Manufacturers of bolts and/or machines establish torque specifications for their components and the nuts and bolts that hold them together. Bolt torque, the amount of force required to tighten a bolt, is listed according either to the Society for Automotive Engineers (SAE), which uses U.S. measurements, or to metric units.
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Metric bolt sizes are listed according to diameter, distance between threads and length. A bolt might be listed as 12 x 1.75 x 30. This indicates that the bolt has a diameter of 12mm, that the distance between each bolt thread is 1.75mm and that the bolt is 30mm long.
In the metric system, bolts are given grades according to its size, composition and design. The grades, or classes, include such common ones as Class 8.8 and Class 10.9.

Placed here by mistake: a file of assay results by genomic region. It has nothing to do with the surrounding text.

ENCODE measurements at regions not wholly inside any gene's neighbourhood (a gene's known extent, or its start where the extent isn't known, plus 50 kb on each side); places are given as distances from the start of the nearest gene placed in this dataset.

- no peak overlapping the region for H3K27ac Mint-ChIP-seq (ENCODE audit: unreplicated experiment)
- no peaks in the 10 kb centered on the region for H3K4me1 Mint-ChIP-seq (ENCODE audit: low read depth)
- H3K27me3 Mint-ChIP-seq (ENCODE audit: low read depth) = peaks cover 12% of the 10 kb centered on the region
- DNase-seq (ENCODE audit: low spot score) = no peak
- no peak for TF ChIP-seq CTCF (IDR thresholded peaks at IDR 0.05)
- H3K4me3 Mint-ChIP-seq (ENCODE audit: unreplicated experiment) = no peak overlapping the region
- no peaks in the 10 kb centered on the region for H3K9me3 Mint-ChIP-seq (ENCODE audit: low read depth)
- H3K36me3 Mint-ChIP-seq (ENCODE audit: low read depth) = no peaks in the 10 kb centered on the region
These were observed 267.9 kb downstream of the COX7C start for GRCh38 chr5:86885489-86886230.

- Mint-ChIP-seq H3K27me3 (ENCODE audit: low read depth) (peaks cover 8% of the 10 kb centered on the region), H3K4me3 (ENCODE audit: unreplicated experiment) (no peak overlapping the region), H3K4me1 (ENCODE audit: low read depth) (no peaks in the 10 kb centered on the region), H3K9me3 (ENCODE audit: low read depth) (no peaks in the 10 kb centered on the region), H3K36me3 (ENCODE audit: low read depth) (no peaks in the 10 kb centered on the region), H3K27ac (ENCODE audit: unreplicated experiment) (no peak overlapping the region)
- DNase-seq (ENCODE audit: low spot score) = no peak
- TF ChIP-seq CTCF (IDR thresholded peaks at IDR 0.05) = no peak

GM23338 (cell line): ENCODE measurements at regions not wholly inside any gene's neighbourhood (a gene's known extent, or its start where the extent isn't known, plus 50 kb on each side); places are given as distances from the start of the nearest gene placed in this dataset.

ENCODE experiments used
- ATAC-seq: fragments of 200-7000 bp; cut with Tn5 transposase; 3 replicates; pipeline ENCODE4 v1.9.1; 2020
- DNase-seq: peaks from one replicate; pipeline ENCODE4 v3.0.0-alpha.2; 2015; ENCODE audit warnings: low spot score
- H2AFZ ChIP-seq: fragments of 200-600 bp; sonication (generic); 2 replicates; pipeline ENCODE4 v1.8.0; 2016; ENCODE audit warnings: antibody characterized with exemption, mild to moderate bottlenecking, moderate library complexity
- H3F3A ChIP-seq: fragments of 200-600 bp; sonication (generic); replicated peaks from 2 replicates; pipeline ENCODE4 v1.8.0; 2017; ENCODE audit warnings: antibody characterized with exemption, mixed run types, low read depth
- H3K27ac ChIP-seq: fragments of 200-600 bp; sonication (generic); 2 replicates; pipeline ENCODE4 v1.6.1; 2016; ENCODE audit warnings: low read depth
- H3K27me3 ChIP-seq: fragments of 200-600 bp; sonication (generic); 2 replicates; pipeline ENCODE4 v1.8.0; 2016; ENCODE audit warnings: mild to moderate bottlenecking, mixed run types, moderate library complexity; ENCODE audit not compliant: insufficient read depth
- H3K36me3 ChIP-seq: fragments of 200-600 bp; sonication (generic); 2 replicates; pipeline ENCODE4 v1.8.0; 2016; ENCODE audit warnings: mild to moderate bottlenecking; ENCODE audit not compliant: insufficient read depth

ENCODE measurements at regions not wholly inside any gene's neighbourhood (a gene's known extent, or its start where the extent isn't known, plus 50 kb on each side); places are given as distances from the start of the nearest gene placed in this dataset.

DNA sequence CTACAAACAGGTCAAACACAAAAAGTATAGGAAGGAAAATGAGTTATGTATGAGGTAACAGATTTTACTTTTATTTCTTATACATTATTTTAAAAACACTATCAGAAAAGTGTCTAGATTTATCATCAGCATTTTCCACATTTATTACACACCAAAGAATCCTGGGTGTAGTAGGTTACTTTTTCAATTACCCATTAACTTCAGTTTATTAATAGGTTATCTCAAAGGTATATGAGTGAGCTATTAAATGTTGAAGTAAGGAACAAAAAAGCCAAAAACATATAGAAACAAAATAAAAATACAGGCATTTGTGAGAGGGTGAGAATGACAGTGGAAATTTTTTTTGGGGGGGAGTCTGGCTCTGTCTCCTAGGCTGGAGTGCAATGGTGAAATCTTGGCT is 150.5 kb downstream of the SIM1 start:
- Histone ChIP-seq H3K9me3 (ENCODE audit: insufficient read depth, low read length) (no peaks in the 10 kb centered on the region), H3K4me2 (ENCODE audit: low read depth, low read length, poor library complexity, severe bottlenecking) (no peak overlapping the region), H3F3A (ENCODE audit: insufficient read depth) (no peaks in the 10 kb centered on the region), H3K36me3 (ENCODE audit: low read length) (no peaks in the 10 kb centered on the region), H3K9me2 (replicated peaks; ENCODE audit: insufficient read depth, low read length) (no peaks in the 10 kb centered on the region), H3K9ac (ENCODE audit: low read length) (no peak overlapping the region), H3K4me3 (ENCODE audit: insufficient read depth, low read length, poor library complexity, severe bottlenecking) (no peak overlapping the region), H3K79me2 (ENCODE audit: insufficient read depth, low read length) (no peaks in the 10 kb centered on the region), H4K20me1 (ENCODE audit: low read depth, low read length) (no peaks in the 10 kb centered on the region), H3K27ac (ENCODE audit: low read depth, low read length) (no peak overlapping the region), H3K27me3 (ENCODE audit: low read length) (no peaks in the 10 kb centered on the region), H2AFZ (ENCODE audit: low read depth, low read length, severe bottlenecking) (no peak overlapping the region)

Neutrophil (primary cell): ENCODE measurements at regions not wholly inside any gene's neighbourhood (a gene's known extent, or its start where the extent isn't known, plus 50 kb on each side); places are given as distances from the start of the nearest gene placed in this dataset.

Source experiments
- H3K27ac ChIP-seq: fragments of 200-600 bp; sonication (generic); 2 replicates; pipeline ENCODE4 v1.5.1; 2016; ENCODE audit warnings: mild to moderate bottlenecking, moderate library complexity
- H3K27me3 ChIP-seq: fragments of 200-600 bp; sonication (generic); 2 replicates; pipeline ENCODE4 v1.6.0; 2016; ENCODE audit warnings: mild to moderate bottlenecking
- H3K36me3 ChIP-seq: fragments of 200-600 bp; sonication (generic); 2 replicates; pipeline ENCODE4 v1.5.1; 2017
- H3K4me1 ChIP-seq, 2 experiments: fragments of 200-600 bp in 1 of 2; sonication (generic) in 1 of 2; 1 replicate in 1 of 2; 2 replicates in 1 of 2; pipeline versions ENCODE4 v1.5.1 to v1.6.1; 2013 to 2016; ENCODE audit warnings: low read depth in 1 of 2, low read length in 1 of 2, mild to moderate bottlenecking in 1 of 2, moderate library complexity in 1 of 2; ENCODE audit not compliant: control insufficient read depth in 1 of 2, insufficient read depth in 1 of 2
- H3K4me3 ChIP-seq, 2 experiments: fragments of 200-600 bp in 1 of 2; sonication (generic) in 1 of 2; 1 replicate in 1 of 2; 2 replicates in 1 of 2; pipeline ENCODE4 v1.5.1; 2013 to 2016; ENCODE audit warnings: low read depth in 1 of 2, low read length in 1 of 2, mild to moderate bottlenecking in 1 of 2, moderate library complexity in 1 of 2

Different bolt sizes and grades have different torque specifications. For example, 6mm bolts with a 10.9 grade have a maximum torque value of 10 foot-pounds, while the same-size bolts with a 12.9 grade have a maximum torque value of 12 foot-pounds. Consult your shop manual for the most precise listings.
To determine torque yourself, follow the formula T = K x U x D x P, where T is torque, K is 1.33, U is the coefficient of friction, D is diameter and P is preload.
Use 0.2 as the coefficient of friction for un-lubed bolts and 0.09 for lubed bolts.
To determine preload, take the published ultimate strength of the bolt, multiply it by the bolt's thread area and by 2/3.
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